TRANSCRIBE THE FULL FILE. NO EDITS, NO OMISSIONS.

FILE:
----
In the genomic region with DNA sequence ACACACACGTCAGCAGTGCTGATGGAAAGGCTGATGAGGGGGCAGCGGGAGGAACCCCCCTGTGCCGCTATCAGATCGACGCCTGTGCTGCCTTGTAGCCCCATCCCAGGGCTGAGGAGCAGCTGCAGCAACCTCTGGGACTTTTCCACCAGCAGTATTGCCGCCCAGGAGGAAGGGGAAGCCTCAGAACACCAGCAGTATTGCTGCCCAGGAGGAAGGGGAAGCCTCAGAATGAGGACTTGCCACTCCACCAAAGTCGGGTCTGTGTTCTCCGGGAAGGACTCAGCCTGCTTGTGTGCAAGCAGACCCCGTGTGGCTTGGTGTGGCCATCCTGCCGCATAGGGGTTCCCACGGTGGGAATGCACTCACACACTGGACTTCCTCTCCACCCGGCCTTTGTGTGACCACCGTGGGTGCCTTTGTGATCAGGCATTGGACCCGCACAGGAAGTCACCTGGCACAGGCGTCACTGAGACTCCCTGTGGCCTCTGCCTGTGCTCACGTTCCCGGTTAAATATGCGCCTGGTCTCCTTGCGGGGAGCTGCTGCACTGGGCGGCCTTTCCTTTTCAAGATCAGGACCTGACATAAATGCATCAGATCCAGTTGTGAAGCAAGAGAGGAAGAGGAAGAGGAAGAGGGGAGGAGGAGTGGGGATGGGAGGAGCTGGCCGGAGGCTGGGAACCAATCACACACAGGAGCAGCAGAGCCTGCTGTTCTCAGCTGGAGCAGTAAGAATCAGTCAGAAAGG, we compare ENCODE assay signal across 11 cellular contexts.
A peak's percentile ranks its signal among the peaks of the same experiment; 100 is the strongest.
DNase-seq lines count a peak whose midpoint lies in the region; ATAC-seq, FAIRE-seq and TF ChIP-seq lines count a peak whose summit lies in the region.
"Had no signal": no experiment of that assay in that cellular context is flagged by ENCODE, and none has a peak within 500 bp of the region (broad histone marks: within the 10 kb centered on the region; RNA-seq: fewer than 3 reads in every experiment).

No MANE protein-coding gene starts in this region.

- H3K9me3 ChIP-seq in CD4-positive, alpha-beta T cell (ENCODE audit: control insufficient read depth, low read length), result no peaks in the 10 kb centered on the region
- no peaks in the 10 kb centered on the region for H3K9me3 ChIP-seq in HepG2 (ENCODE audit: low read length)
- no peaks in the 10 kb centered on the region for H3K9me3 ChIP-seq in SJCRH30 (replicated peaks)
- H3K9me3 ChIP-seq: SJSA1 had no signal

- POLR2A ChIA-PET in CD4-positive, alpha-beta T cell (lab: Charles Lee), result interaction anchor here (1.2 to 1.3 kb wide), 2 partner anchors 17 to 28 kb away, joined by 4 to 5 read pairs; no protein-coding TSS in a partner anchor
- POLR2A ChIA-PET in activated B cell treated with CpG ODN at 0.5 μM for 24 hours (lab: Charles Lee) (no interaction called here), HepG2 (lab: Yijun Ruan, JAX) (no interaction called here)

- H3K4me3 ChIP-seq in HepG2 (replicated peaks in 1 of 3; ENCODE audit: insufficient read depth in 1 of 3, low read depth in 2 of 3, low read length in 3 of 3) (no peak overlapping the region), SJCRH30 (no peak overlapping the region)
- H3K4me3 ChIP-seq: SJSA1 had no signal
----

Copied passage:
In the genomic region with DNA sequence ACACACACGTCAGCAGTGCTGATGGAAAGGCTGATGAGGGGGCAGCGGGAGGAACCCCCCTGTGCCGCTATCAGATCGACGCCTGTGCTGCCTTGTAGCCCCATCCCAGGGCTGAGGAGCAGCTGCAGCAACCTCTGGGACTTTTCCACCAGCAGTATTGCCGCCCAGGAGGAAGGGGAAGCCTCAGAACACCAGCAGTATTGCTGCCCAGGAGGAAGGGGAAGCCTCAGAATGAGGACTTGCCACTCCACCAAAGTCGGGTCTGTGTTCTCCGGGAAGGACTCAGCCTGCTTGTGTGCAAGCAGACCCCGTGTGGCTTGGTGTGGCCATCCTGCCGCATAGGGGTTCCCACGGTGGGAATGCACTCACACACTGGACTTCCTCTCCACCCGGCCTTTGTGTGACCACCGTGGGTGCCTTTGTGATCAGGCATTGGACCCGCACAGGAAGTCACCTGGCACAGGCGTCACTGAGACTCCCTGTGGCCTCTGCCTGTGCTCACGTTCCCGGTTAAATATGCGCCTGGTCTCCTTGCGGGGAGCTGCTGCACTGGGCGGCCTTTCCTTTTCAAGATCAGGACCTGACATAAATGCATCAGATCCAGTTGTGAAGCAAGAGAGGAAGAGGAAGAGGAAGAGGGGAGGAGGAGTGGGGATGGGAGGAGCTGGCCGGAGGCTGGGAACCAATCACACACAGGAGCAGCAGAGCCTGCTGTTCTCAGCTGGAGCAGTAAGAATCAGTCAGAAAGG, we compare ENCODE assay signal across 11 cellular contexts.
A peak's percentile ranks its signal among the peaks of the same experiment; 100 is the strongest.
DNase-seq lines count a peak whose midpoint lies in the region; ATAC-seq, FAIRE-seq and TF ChIP-seq lines count a peak whose summit lies in the region.
"Had no signal": no experiment of that assay in that cellular context is flagged by ENCODE, and none has a peak within 500 bp of the region (broad histone marks: within the 10 kb centered on the region; RNA-seq: fewer than 3 reads in every experiment).

No MANE protein-coding gene starts in this region.

- H3K9me3 ChIP-seq in CD4-positive, alpha-beta T cell (ENCODE audit: control insufficient read depth, low read length), result no peaks in the 10 kb centered on the region
- no peaks in the 10 kb centered on the region for H3K9me3 ChIP-seq in HepG2 (ENCODE audit: low read length)
- no peaks in the 10 kb centered on the region for H3K9me3 ChIP-seq in SJCRH30 (replicated peaks)
- H3K9me3 ChIP-seq: SJSA1 had no signal

- POLR2A ChIA-PET in CD4-positive, alpha-beta T cell (lab: Charles Lee), result interaction anchor here (1.2 to 1.3 kb wide), 2 partner anchors 17 to 28 kb away, joined by 4 to 5 read pairs; no protein-coding TSS in a partner anchor
- POLR2A ChIA-PET in activated B cell treated with CpG ODN at 0.5 μM for 24 hours (lab: Charles Lee) (no interaction called here), HepG2 (lab: Yijun Ruan, JAX) (no interaction called here)

- H3K4me3 ChIP-seq in HepG2 (replicated peaks in 1 of 3; ENCODE audit: insufficient read depth in 1 of 3, low read depth in 2 of 3, low read length in 3 of 3) (no peak overlapping the region), SJCRH30 (no peak overlapping the region)
- H3K4me3 ChIP-seq: SJSA1 had no signal